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Our thoughts and prayers are with the people of Ukraine this morning as the Russian invasion continues.
It may feel like there isn’t much we can do to help, but if you do want to take action and do what you can, this webpage contains a list where you can donate to relief organizations.
Twitter (and really, any social network) can be a fickle place for nuanced conversation – everyone’s invited to participate, but a lot can get lost in translation when you don’t have those verbal cues or additional context. And offering unsolicited advice or feedback publicly is almost always going to go in a negative direction – especially if you don’t hit pause before sending out those responses en masse.
So when Sonya Dreizler’s Twitter thread about her experiences as an entrepreneur facing gender bias caught the attention of preeminent industry commentator Michael Kitces, the conversation got off to a rocky start. The topic quickly shifted focus from Sonya’s experiences with discrimination to Michael’s own experiences as a white male in the industry. As expected, many community members stepped in to reply directly to Michael, calling out his responses as “tone-deaf.”
The takeaway? When someone shares their intimate experience online, especially when it’s a negative experience, it’s best to acknowledge it and offer support. If you want to tackle it in more depth, try approaching the conversation with questions – first to understand their point of view, and then to ask if they even want your feedback in the first place so you can be sure you’re entering into a dialogue and not a one-sided conversation.
There are a few positive outcomes to all of this, though. Michael reflected on his statements and offered a well-articulated apology to all involved. Plus, Attorney Max Schatzow picked up on the thread and offered his pro-bono services to Sonya’s new Choir project, which is attempting to bring more equal representation to financial services conferences.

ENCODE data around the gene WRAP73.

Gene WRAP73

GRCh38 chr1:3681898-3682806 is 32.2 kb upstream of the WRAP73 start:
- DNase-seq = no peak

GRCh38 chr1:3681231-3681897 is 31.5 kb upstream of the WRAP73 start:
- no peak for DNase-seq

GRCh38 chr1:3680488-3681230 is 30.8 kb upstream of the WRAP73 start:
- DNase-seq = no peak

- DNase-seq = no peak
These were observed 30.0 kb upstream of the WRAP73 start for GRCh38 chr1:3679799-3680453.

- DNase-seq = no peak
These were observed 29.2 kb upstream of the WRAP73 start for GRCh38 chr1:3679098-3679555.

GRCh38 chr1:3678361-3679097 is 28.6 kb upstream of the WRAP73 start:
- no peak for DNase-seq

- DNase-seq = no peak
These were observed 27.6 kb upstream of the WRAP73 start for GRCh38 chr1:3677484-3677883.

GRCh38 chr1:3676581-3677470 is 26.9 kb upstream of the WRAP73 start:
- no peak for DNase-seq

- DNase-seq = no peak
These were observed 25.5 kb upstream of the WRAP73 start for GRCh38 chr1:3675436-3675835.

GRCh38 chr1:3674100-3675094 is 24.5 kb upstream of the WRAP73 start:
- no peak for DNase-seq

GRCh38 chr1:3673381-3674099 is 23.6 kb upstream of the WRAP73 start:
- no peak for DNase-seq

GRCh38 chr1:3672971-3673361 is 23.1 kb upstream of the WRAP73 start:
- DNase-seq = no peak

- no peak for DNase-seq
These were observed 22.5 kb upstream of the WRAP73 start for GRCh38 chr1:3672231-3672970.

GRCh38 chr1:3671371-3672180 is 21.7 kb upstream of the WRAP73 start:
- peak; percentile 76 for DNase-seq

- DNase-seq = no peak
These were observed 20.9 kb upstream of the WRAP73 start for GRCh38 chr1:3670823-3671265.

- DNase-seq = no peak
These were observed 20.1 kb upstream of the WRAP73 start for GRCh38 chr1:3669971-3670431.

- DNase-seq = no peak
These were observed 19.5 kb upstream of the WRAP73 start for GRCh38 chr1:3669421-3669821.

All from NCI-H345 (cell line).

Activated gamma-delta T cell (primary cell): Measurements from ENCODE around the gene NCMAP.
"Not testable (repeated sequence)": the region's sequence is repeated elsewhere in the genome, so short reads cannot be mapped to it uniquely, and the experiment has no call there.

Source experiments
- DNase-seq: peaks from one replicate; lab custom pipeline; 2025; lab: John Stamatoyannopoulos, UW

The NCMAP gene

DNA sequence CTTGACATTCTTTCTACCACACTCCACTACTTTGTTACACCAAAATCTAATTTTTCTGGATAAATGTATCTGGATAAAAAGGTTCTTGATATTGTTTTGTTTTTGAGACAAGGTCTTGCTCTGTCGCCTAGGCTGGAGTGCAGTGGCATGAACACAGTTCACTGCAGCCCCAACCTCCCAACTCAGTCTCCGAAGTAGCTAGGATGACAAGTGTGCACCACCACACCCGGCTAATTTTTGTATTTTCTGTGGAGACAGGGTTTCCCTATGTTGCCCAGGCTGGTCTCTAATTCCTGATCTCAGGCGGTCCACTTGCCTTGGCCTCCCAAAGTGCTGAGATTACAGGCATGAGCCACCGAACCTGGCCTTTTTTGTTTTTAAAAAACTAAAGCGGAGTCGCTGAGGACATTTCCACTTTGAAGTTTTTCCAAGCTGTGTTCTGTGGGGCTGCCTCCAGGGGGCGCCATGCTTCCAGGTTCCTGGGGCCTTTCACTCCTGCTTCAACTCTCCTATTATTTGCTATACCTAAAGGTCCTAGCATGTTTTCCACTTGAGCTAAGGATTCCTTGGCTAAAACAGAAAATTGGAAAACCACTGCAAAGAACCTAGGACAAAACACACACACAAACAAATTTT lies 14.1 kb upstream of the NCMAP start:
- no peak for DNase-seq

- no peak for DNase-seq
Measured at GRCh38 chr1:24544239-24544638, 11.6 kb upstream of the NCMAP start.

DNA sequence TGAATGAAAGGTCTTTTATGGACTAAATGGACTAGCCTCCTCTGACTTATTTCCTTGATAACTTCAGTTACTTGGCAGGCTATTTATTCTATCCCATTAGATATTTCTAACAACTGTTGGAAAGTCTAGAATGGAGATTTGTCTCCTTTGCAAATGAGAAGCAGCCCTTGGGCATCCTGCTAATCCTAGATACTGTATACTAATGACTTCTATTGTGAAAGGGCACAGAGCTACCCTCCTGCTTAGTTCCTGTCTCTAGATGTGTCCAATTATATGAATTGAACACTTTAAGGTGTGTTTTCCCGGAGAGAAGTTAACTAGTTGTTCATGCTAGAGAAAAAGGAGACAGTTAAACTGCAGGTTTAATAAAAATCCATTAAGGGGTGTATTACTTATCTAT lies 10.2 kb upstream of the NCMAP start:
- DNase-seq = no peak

Put this one in your mental file marked “Things that probably won’t affect me but are good to know about just in case.”
Last year, people started noticing their pages had strange titles on them in search results. Turns out Google’s algorithm will grab info from your headers and other text to create new titles for pages. It’s not clear exactly why this happens, and it doesn’t appear to happen all that often.
On the off chance that you see a different title in your search results, there’s no need to panic. As far as anyone can tell, it’s not affecting SEO in any way. Again, this is more “huh, that’s weird” news than “WTF?!”
A Rose By Any Other Name…
If the bounce rate on your website is over 55%, then spend a few minutes just scanning this article. (To be clear, we’re talking about the bounce rates for pages on your website, not blogs. Blogs typically have a much higher bounce rate and that’s not such a huge deal.)
One of the biggest takeaways that we see a lot of advisors get wrong is making it easy to search your website. Too many advisor sites don’t have a search function at all, or it’s just too hard to find that little magnifying glass icon. Making search easier can go a long way in helping people find their way around your website.
Make Your Site Less Bouncy
Do not go into your weekend without listening to the earworm that is Julia Fox saying “Uncut Gems.” Stop what you’re doing. Right now. And listen.
Zach McDonald, President & CMO
“Celebrated Presidents’ Day this week with a classic album – still a great one.”
Johnny Sandquist, Founder & CEO
“One of my favorite 80s jams.”
Connor Brandt, Graphic Designer
“Been listening to this song a lot lately. Major spy movie vibes.”
Delaney R, Digital Marketing Specialist
“Love how this song is produced. Its beauty lies in its simplicity!”
Justine Young, Content Writer
“I’m certain you’ll like this song. See what I did there? Comedy gold.”
Keep up with all of our picks of the week over time with the Three Crowns Mixtape on Spotify.
Click here to check it out and favorite it to add it to your collection.
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